If The ‘Poor Tax’ Was Overturned, Where’s My Refund?

Two state courts have struck down the “poor tax” rent increases set by the city Rent Guidelines Board in 2008 and 2009, but many tenants affected remain in limbo. The status of refunds is unresolved, and some landlords continue to claim the increases imposed on long-term rent-stabilized tenants.

The story began in 2008, when the RGB voted minimum increases for tenants paying less than $1,000 a month who had lived in their apartments for at least six years. The board allowed increases of 4.5 percent for one-year lease renewals and 8.5 percent for two years—but for long-term, lower-rent tenants, they let landlords charge minimum increases of $45 for one year and $85 for two years. This means that a tenant paying $500 and renewing their lease for two years would be hit with a 17 percent rent hike.

The RGB called these “alternative minimum” increases. Tenant groups dubbed them a “poor tax,” as they imposed higher-percentage increases on the oldest and lowest-income class of tenants. In 2009, the RGB did it again, setting $30 and $60 minimums to go along with overall increases of 3 and 6 percent.

The Legal Aid Society and South Brooklyn Legal Services filed a suit in 2008, claiming in Casado v. Markus that the RGB overstepped its authority by arbitrarily separating out long-term tenants and treating them differently. Last January, the state Supreme Court—New York’s lowest court—ruled that the minimum increases were illegal. The city appealed that decision, but the Appellate Division agreed with the lower court, in a ruling handed down in June.

That leaves many tenants uncertain of their status. Will their rents be lowered? Will they be entitled to refunds?

Unfortunately, the saga is not yet over. The Bloomberg administration is still seeking to overturn the decision and has asked the state’s highest court, the Court of Appeals, to hear the case. Until the legal process is finished, there will be no definitive resolution.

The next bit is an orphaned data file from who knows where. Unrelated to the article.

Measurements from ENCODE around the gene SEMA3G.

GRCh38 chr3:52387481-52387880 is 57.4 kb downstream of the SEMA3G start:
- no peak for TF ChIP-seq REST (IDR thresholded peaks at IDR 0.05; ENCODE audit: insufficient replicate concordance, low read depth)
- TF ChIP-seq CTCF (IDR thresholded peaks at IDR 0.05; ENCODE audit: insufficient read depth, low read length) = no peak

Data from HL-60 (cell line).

Some tenants signed renewal leases that included these minimum increases before the lower courts ruled that they were illegal. Some landlords have defied the court orders invalidating the minimum increases and sought them anyway, leaving tenants confused as to what they should do. Other landlords have sent tenants renewal leases where the amount including the minimum increase was called the “legal rent” and the amount calculated by the lower percentage increase was offered to tenants as a temporary “preferential rent.”

If this baffles you, you’re not alone. We can’t advise tenants what to do with any certainty until the legal battle is over. If the Court of Appeals decides to take the case, it may find the minimum increases to be legal. But if tenants prevail, most experts believe that a process will have to be established by which rents can be adjusted downward to the percentage increase, and tenants can be refunded the amounts they were overcharged.

Tenants who are already in court for nonpayment of rent because they simply cannot afford to pay can raise the illegal overcharges as a defense. But for tenants who signed leases with the higher amounts and can afford to pay them while the legal process runs its course, it’s not advisable to withhold rent just on principle. There are various consequences—from missing a court date and having an eviction ordered, to ending up on the tenant “blacklists,” to unwittingly signing a dangerous stipulation—that can happen to tenants who are defendants in an eviction case in Housing Court.

Tenants may also file rent-overcharge complaints with the state Division of Housing and Community Renewal, but the DHCR has not developed a process for dealing with overcharge complaints based on the minimum increases. It may wait to see if tenants prevail in court before doing so.

As the RGB didn’t impose a minimum increase this year, tenants renewing leases that take effect after Oct. 1 do not have to worry about this issue.